Peter Klæstrup for Folkets Nisse, No. 28
July 15, 1865.
When a daily wastes its space on a story on a run-away monkey.
Folkets Nisse reprinted the full text, this time with illustrations
and the editor in the leading role as the monkey.
Among the applauding audience is seen the elastic literatus.
The thing about dailies just as the weekly satirical papers is that they may be bought by the one person, but end up being read by everyone surrounding that first buyer. Hans Christian Andersen would reflect on how a satirical weekly may be bought by a servant but it would be read by his employer and his family too - who would officially never stoop so low as to buy it.

A daily just as a weekly thus have their own readers while their opponents follow its every move. The situation is not unlike that of propaganda, which is as much directed to an opponent as it is to reassure one's own side.

Peter Klæstrup for Folkets Nisse, No. 28, July 15, 1865.
The monkey refused to be caught, but could not resist
this temptation and was once again under control.
And so, what is printed on a page in no way stays there. An article may insist on enlightening a matter while inviting a reaction from those who are not even officially readers of the paper. Those non-readers would in turn have their own pens. They would immediately write an opinion piece shredding that first article while not having to wait long to see a reaction in turn.

The life of papers is not unfolded on the paper itself, but within life of the society at large, with a crisscrossing of sharp pens.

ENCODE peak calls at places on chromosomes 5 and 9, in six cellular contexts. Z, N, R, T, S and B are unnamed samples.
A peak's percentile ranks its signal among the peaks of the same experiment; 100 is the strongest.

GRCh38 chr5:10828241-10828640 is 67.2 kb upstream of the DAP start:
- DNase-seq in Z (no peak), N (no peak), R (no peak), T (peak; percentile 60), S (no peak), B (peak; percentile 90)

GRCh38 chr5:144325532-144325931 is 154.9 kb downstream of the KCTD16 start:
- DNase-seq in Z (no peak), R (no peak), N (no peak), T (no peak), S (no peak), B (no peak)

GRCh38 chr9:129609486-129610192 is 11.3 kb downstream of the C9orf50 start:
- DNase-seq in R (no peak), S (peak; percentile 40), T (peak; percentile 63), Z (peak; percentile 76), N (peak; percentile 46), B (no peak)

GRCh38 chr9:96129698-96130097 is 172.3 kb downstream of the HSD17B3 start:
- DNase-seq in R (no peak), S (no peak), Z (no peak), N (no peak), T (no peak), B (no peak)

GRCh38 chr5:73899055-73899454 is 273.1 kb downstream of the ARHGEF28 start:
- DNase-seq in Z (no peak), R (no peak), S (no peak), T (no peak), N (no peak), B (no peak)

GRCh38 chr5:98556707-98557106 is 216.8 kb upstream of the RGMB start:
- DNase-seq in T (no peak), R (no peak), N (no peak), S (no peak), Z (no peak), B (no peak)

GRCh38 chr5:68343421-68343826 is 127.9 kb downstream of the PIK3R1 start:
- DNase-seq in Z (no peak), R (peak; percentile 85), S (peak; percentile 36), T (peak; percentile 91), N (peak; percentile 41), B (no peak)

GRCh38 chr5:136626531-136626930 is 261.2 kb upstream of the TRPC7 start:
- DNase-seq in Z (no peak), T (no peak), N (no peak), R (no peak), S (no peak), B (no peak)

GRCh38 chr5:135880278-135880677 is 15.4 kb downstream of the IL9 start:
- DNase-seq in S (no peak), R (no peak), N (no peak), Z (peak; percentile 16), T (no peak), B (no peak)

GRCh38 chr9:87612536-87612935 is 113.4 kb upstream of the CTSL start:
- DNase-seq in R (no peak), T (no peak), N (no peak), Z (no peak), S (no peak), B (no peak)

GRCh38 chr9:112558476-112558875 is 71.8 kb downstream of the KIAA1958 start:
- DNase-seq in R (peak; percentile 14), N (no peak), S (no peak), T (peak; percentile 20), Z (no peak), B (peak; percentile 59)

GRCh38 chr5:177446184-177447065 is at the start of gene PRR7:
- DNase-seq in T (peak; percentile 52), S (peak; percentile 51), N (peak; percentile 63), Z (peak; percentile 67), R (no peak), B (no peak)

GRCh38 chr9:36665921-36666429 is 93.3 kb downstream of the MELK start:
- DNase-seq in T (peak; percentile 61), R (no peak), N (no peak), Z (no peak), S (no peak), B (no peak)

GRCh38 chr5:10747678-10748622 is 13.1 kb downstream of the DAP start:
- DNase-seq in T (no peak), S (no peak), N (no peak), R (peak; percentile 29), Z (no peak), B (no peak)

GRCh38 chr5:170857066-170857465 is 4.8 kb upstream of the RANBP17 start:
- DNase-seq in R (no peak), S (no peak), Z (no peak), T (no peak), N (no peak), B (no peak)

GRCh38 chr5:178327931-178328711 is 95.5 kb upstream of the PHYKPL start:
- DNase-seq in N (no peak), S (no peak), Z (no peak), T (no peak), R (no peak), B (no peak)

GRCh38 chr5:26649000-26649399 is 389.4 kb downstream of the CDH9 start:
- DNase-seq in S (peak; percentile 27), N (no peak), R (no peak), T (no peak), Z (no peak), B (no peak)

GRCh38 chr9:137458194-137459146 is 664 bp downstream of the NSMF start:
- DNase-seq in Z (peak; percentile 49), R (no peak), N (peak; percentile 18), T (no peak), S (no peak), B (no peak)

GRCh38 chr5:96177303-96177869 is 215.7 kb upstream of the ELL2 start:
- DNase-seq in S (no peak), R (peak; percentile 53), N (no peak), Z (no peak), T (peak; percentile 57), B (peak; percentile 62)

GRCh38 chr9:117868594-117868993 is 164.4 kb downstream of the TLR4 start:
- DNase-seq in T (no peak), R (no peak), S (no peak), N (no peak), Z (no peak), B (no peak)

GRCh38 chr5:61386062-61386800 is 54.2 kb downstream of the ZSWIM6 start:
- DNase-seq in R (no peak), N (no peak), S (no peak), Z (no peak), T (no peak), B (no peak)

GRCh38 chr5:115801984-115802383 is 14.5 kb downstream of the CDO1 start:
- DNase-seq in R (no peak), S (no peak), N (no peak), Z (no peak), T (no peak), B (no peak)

It is a duel.

The ridicule against political opponents of the press is political satire at its sharpest, in that it is aiming at undermining their political stance as much as their professional position. In this instance it is not about kicking up or down in society, but among themselves.

Peter Klæstrup for Folkets Nisse, No. 7, February 18, 1865.
Left side of the drawing:
The director of the royal theatre, who fought anyone doubting the rights of the monarch.
Two editors, the monkey-for-a-day and the elastic literatus,
are enjoying the view of those whose necks are under threat -

It is not just allowed, but expected to be as sharp balancing on vulgar as possible. Any attributes that refer back to stupid opinions or doings, making certain that they cling to the person as a constant definition. Execution scenes are everywhere in the early satirical papers such as placing someone within a picture frame by way of the wooden gallows.

Peter Klæstrup for Folkets Nisse, No. 7, February 18, 1865.
Right side of the drawing:
- and the threatened editors, none of which would always agree,